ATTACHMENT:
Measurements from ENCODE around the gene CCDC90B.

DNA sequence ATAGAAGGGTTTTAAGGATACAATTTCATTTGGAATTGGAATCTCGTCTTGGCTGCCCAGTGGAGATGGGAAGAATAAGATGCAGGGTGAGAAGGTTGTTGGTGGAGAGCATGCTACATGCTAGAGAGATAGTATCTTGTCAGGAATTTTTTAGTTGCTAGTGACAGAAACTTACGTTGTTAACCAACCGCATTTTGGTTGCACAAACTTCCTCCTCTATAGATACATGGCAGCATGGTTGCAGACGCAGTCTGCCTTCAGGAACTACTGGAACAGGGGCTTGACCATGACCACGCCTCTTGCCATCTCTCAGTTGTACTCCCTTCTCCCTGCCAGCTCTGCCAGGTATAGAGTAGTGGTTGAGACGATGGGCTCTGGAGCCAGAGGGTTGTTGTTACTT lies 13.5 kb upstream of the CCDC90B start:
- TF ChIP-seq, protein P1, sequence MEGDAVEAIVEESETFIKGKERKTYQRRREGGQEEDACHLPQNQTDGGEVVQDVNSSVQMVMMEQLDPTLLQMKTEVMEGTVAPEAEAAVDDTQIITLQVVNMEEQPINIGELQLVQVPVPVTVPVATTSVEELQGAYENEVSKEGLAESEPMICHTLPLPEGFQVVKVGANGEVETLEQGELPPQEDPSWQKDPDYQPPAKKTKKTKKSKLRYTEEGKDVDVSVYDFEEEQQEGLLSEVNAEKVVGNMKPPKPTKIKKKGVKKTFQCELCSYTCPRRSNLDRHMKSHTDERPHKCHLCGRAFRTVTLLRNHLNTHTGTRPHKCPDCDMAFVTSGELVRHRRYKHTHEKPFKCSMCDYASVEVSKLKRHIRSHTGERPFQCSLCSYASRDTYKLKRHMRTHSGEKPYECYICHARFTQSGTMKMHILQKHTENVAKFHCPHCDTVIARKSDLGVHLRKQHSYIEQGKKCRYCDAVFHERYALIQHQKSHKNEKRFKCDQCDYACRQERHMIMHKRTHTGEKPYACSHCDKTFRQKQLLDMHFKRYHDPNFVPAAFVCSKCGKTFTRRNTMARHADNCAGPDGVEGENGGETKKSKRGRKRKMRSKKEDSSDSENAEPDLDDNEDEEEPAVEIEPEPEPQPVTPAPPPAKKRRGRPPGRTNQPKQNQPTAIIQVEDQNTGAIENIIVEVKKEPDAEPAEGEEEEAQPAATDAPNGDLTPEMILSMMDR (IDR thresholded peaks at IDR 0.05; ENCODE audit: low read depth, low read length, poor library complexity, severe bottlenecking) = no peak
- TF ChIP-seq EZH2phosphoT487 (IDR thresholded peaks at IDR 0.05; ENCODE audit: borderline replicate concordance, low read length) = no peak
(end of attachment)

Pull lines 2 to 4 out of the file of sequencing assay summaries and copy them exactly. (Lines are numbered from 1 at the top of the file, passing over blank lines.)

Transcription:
DNA sequence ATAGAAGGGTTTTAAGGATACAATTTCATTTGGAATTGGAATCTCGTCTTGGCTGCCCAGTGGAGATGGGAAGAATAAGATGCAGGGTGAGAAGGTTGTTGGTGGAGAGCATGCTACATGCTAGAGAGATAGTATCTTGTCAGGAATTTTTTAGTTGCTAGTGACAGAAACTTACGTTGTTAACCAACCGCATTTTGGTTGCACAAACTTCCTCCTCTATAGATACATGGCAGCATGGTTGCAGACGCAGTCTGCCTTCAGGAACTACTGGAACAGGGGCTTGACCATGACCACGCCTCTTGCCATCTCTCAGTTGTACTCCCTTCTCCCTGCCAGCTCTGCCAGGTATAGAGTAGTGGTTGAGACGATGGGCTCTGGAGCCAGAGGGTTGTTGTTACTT lies 13.5 kb upstream of the CCDC90B start:
- TF ChIP-seq, protein P1, sequence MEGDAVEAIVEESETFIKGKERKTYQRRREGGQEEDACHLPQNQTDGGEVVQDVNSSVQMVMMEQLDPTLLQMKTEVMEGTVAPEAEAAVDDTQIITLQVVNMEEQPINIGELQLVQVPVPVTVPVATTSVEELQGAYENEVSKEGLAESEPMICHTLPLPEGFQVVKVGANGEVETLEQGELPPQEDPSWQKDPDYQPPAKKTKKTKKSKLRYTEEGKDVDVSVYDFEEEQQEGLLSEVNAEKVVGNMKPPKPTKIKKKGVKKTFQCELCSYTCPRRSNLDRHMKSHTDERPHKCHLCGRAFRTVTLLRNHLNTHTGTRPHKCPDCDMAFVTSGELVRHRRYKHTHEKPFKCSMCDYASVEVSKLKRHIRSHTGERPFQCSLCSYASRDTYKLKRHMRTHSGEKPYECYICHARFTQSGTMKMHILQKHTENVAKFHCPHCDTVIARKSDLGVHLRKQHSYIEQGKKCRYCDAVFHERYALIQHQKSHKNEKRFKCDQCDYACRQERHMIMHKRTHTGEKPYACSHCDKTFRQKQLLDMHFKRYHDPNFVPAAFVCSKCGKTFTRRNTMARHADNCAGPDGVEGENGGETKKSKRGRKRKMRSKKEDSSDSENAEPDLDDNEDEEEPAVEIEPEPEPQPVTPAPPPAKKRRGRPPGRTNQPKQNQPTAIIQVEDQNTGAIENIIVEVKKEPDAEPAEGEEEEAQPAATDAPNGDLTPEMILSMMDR (IDR thresholded peaks at IDR 0.05; ENCODE audit: low read depth, low read length, poor library complexity, severe bottlenecking) = no peak
- TF ChIP-seq EZH2phosphoT487 (IDR thresholded peaks at IDR 0.05; ENCODE audit: borderline replicate concordance, low read length) = no peak